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Scrap precious metals are typically defined as gold, silver, palladium, and platinum which are sold for the value of their weight. The price of scrap precious metals is determined by the metal's purity and current market price. Any piece of a precious metal can be deemed scrap by its owner, but usually only items which are no longer useful for their original purpose are sold as scrap.
Unwanted or broken jewelry, pieces of silver flatware or place settings, gold dental fillings, and coins can all be sold for their weight. Typically, something that is new or still useful is not sold as scrap. The value of a new diamond and platinum necklace would far outweigh the value of the scrap platinum, so it would probably not be sold as scrap. A silver lid from a misplaced sugar bowl, on the other hand, isn't useful on its own, so it would be a good candidate for scrap metal. Virtually anything made of gold, silver, palladium or platinum can be scrap metal.
The price of scrap precious metals is determined by the daily market rate, which fluctuates regularly. The market price is determined per troy ounce, which is 20 penny weight (31.1 grams). The purity, or percentage of pure precious metal in the item, also effects the price. Pure precious metals are typically too soft for everyday use, so other metals, like nickel or copper, are added to make them harder. In gold, the purest form is 24 karat, which is nearly 100% gold. It commands a higher price than 10 karat gold, which is only 43.5% pure gold.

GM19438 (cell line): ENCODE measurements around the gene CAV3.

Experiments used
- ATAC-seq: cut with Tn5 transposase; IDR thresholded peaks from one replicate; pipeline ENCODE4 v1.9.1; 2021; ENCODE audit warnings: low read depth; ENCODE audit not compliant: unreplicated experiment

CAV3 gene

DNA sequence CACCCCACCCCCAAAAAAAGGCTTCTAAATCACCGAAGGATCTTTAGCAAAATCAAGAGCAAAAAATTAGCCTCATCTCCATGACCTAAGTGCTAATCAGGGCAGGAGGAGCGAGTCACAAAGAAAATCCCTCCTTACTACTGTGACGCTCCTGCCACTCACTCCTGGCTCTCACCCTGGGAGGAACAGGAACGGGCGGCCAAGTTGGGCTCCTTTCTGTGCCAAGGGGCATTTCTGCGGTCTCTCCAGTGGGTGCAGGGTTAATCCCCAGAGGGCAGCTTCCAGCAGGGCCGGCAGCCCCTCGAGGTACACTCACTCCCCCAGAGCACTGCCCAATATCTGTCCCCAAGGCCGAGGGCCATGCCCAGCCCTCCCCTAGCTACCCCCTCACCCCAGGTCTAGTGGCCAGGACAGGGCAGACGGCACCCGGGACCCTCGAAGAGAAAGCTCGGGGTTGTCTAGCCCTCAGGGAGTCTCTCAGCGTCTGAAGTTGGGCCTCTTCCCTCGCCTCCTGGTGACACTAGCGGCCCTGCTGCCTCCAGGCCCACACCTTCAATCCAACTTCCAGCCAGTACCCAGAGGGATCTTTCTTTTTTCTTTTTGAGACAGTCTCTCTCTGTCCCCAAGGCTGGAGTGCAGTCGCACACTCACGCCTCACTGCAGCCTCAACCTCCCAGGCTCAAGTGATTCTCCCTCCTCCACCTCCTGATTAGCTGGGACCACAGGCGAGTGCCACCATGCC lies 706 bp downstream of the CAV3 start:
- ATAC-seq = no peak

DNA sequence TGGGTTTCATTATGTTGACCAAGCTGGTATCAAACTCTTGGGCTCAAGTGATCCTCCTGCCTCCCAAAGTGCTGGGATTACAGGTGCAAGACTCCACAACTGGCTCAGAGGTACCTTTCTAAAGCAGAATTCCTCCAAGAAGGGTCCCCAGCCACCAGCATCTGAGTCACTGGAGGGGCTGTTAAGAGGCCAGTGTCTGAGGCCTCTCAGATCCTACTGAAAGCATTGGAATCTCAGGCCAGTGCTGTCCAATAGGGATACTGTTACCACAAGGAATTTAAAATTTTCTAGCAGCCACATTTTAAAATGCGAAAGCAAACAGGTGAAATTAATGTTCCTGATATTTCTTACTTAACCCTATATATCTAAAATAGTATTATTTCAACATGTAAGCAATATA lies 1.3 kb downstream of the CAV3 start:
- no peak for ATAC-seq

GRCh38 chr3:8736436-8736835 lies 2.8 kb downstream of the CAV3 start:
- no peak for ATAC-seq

Resellers, like pawn shops and some jewelry stores, often buy scrap gold. Typically, resellers do not reuse the scrap gold themselves, but sell it to a refinery for a profit. Not all resellers pay the same amount of money per penny weight of scrap precious metal. Each reseller determines its price based on the market value and desired profit margin. Unless a refinery is local, the dealer will have to ship the metal to a refinery. It takes several days or weeks for the seller to receive payment.
Refineries sort precious metals by type and then liquefy them. Molten metal is mixed with borax or soda ash to absorb the impurities. The metal is tested for purity, and then hardened in a form. Refiners sell precious metals to a variety of buyers, including dentists, jewelers, investors, hospitals and laboratories.
We have scrap metal we don't want. What do you suggest we do with it? Just take it to the dump?
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